Written for those already in the field as well as practitioners-in-training, this volume is the first attempt to provide a comprehensive, practical approach to the assessment and treatment of physically abused children and their families. The presentation includes an overview of child physical abuse (including statistics and consequences), outcome studies and treatment implications, and assessment and treatment techniques. These empirically validated techniques will help practitioners:
1.Understand abuse experiences and exposures to violence; expose thinking errors or negative attributions; help abused children manage anxiety and anger; and develop social skills and safety plans,
2.Assist parents with child management and development, expectations and cognitive distortions, behavior management, and discipline,
3.Facilitate family communication and problem solving,
4.Assess factors that contribute to abuse risk, as well as various clinical disorders resulting from experiences of child physical abuse.
Containing practical features such as case studies, hand-outs, and worksheets, Assessing and Treating the Physically Abused and Their Families: A Cognitive-Behavioral Approach will serve as a valuable tool for practitioners and students in the areas of interpersonal violence, child abuse, counseling, and social work.
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289. Beyond psychotherapy: Treating abused children by changing their social ecology
Historically, the child abuse field has approached intervention through individually focused child or adult psychotherapy. A more comprehensive understanding of current research indicates that the field is moving beyond individually focused models. Existing research on child sexual abuse, physical abuse, and neglect suggests that multiple factors within the child’s social ecology relate to the occurrence of abuse and to its mental health impact. This article reviews the literature on child sexual abuse, physical abuse and neglect with an emphasis on social ecological factors related to abuse, recovery, and interventions. An approach to intervention is suggested that emphasizes potential target areas and interventions from across multiple systems (e.g., individual, family, school, child protection system).
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296. Ecological treatment for parent to child violence
Parental violence towards a child increases the child's risk of developing serious mental health problems and, in the long run, engaging in violent crime and other antisocial behaviors. Maltreated children who experience severe emotional problems often require costly therapy and services, such as residential care and/or hospitalization, and eventually exact a heavy toll on themselves, their families and society, in general. Despite the multiple and often grave consequences that result from violence, reducing its mental health impact and improving the functioning of abusive and/or at-risk families. To design effective interventions, clinicians should use as their guide existing child development literature and emerging findings on the links between children's physical factors and the multiple factors within the different systems with which the child interacts- parents, the family and the child's and family's social networks.
In this chapter, we outline an ecological conceptualization of and a treatment for parent-to-child violence. First, we present an empirical background of the mental health correlates of parent-to-child violence. Then we review the risk factors for child physical abuse in order to illustrate the need for an ecological treatment model. We describe recent work on applying an ecological treatment model and Multisystemic Therapy (MST) to parent-to-child violence.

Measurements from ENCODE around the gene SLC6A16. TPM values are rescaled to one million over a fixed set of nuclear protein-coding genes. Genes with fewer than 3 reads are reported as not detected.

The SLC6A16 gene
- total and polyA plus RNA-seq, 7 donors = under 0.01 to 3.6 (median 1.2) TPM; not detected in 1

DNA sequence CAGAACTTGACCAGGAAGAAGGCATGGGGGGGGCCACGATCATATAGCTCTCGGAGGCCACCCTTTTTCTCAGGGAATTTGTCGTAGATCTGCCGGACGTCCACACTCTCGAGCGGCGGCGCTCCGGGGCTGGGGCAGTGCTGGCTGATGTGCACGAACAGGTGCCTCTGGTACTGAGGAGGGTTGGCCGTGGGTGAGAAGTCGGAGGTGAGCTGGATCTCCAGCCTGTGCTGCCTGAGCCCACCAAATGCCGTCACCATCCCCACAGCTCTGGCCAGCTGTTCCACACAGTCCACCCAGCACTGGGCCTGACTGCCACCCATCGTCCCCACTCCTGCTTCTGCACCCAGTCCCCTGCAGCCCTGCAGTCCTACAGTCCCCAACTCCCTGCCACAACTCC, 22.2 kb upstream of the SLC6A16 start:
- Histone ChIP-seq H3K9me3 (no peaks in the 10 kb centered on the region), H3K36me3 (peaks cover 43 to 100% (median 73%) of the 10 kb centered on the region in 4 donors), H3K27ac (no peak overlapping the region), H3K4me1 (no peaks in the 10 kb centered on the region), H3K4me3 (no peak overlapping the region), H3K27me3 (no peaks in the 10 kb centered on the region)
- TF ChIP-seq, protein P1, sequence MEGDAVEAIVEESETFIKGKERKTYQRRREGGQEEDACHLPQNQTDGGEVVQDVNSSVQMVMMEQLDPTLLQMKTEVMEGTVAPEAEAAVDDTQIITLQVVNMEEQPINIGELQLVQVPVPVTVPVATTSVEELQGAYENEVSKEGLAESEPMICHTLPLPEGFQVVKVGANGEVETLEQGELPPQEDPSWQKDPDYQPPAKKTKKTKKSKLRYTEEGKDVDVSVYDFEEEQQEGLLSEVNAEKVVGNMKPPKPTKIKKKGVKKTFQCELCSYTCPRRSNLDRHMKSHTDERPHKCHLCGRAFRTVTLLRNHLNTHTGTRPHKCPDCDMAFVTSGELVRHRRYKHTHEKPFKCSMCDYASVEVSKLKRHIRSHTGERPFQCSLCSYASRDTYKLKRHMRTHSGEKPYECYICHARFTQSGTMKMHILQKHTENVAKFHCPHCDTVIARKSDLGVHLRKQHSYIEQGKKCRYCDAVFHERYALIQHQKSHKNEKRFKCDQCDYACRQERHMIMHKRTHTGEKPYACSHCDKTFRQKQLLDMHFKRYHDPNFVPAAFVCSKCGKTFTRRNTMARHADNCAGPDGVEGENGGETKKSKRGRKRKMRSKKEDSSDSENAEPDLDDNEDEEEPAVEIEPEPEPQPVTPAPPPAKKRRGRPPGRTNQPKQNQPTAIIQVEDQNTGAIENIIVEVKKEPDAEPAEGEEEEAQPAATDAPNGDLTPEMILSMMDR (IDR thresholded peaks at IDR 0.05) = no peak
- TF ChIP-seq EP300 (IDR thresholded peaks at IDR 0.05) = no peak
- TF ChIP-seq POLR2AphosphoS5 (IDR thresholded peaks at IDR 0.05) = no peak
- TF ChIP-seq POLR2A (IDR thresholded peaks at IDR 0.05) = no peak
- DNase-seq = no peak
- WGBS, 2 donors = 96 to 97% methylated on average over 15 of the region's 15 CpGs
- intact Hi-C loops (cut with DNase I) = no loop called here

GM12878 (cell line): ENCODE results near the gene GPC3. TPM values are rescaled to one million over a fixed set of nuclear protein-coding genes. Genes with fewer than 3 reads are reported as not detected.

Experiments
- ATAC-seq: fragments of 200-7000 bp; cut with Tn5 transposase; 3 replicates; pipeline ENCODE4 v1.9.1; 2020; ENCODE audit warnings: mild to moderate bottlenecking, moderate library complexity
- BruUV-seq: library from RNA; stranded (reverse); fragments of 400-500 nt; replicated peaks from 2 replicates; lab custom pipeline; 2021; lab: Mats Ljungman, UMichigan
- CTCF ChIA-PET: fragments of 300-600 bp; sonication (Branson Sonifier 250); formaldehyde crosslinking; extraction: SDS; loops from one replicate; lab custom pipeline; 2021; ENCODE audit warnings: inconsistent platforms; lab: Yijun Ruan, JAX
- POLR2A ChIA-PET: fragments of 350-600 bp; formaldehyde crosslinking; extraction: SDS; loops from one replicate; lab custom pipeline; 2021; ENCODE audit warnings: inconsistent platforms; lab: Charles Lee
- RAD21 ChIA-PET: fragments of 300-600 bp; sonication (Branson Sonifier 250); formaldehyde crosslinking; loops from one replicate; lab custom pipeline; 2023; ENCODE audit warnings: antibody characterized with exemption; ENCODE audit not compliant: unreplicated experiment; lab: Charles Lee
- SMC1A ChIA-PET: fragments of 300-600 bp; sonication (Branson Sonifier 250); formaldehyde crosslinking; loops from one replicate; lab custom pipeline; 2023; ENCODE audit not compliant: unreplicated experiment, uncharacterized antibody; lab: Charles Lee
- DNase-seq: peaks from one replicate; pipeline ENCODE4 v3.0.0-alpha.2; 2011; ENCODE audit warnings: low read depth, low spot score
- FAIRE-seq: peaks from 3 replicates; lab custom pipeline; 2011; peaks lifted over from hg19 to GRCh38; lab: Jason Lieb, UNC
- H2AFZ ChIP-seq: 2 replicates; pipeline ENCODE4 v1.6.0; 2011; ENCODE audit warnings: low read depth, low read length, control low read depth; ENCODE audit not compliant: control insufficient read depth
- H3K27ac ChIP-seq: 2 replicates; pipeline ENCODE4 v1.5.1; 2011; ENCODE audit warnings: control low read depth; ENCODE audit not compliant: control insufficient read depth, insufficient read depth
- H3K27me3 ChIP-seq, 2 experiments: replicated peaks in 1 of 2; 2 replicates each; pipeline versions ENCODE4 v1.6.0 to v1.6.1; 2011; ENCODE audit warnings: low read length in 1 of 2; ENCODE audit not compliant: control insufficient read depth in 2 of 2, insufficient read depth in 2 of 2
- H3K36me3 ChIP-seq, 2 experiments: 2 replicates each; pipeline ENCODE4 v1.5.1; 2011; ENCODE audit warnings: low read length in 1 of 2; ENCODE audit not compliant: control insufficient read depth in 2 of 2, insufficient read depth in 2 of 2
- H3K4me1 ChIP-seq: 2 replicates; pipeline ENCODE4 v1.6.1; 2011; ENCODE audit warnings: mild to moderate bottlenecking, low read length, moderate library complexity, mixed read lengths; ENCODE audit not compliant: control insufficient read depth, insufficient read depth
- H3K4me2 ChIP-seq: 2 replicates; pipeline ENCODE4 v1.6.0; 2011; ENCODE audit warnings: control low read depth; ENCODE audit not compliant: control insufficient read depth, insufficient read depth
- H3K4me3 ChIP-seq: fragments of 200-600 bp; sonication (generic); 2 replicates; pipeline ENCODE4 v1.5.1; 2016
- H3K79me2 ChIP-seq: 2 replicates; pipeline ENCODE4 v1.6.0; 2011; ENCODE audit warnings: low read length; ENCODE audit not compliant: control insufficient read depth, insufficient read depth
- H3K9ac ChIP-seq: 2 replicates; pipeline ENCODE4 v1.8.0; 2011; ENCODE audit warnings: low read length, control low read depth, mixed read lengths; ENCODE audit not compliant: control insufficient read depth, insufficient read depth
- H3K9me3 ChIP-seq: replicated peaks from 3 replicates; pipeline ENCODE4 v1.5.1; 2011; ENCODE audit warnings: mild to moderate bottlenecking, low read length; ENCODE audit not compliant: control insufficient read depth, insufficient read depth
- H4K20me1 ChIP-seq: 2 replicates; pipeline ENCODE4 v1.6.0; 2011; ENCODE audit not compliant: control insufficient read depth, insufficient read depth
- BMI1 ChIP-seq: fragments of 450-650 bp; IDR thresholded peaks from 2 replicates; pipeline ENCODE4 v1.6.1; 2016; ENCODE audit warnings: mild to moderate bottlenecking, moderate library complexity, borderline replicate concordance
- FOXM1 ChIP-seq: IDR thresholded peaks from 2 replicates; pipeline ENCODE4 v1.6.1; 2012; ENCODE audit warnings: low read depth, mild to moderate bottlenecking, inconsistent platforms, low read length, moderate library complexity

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306. Issues of maltreatment and abuse
Child abuse and neglect is a major public health problem that impacts millions of children and families annually. The impact may come in many forms. Of particular concern and pertinent to this chapter are the potential health and mental health outcomes. Some children will not experience mental health difficulties from being the victims of child maltreatment. For others, mental health sympomatology will be short term and may dissipate without formal intervention. Most disconcerting are those children for whom abuse and neglect experiences in childhood set patterns of behavior and coping that, though initially adaptive, become disruptive to the management of behavior, emotions, and relationships and can persist throughout the life course. For these youth, formal intervention may be helpful or even required. Witht regard to health, the stress and potential trauma from child maltreatment can impact biological systems and set a trajectory for poor health. The interaction of mental health and physical health problems related to abuse and neglect can impact individuals in such a way that lives are shortened and abusive and neglectful behavior is carried on through future generations.
In this chapter, we examine the role of abuse and neglect in negative life outcomes. First, we consider the short- and long-term effects of maltreatment. We then examine the scope of the problem of abuse and neglect. Last, we discuss clinical and treatment issues, including a review of the treatment research and indications for intensive or restrictive treatments.
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338. Adapting multisystemic therapy for co-occurring child maltreatment and parental substance abuse: The building stronger families project
Child maltreatment is a significant public health concern (U.S. Department of Health and Human Services [USDHHS],2008) and a major risk factor for a range of child mental health problems such as difficulties with emotion regulation, aggressive behavior, depression, anxiety, and suicidal ideation (Wekerlet et al.,2006). Unfortunately, the more than half a million youth removed from their homes annually due to child maltreatment face additional challenges (e.g., unstable placements, attachment difficulties, school disruptions) that exacerbate the risks associated with maltreatment alone (Bass et al., 2004).